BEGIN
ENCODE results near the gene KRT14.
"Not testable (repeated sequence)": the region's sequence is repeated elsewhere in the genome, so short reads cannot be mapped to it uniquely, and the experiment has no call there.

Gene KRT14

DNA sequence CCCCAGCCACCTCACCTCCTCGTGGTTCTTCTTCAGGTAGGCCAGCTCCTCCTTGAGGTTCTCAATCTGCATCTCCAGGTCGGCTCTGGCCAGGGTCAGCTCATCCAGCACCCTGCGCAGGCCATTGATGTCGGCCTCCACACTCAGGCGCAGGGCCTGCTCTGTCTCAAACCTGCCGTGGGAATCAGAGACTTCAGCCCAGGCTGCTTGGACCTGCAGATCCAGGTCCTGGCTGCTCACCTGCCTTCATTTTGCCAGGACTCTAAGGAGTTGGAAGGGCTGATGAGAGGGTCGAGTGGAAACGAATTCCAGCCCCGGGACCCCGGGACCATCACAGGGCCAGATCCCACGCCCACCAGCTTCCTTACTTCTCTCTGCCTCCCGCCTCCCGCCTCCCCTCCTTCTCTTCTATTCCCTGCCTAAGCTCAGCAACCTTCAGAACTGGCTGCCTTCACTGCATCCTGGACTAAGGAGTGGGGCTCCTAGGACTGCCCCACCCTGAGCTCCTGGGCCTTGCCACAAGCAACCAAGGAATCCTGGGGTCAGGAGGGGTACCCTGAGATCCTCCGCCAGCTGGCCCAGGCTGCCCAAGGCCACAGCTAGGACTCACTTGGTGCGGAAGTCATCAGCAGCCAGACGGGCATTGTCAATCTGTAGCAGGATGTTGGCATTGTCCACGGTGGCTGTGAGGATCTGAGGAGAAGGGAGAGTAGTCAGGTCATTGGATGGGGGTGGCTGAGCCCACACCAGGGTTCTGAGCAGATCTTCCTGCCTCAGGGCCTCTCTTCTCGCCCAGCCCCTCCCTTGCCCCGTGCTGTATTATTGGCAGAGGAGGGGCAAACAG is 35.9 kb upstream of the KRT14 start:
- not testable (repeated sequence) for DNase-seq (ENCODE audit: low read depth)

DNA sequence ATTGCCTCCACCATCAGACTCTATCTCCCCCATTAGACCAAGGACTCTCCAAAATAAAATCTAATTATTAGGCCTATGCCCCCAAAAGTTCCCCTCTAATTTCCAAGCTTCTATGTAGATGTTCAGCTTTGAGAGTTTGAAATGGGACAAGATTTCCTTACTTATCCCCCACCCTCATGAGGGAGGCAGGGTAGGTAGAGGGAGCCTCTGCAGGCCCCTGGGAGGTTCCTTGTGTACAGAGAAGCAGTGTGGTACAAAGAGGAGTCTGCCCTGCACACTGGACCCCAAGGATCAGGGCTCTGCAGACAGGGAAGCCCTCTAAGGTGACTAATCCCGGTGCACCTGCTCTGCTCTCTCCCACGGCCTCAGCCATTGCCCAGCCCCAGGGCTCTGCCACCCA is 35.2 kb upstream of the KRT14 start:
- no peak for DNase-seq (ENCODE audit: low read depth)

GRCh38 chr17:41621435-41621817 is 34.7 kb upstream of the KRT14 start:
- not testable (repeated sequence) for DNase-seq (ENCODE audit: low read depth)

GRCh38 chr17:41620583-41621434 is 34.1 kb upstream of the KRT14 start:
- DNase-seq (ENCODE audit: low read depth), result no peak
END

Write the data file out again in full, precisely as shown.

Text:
ENCODE results near the gene KRT14.
"Not testable (repeated sequence)": the region's sequence is repeated elsewhere in the genome, so short reads cannot be mapped to it uniquely, and the experiment has no call there.

Gene KRT14

DNA sequence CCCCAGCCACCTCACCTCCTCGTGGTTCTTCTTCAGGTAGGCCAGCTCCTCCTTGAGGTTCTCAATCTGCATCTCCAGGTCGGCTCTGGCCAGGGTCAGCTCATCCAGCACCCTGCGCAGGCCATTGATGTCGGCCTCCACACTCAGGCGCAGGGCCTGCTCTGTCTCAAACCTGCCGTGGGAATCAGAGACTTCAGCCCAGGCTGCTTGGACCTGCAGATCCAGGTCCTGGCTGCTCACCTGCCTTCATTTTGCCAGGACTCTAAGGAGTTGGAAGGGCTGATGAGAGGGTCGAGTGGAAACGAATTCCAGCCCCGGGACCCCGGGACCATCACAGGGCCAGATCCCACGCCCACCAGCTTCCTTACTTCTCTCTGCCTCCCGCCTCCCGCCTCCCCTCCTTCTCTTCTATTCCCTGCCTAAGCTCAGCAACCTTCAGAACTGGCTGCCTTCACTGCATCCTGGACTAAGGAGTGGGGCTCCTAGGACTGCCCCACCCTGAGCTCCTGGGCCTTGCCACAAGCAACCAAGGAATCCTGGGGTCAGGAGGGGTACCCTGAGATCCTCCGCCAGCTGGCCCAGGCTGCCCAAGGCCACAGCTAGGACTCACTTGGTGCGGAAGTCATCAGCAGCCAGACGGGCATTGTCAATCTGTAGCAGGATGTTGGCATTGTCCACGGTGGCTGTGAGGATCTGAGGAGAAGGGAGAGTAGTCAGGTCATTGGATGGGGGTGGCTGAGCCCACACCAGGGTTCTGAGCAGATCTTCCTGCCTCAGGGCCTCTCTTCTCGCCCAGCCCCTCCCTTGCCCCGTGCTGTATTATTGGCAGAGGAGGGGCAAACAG is 35.9 kb upstream of the KRT14 start:
- not testable (repeated sequence) for DNase-seq (ENCODE audit: low read depth)

DNA sequence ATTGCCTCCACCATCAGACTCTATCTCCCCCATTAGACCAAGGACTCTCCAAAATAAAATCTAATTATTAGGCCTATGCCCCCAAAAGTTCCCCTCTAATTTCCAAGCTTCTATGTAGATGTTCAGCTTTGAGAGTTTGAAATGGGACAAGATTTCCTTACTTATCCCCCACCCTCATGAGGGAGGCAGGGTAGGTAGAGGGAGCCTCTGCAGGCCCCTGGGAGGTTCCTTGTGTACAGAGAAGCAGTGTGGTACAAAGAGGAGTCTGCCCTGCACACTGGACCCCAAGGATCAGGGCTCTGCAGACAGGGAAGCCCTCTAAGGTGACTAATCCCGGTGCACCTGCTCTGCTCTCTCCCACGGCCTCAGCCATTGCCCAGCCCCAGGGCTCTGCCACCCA is 35.2 kb upstream of the KRT14 start:
- no peak for DNase-seq (ENCODE audit: low read depth)

GRCh38 chr17:41621435-41621817 is 34.7 kb upstream of the KRT14 start:
- not testable (repeated sequence) for DNase-seq (ENCODE audit: low read depth)

GRCh38 chr17:41620583-41621434 is 34.1 kb upstream of the KRT14 start:
- DNase-seq (ENCODE audit: low read depth), result no peak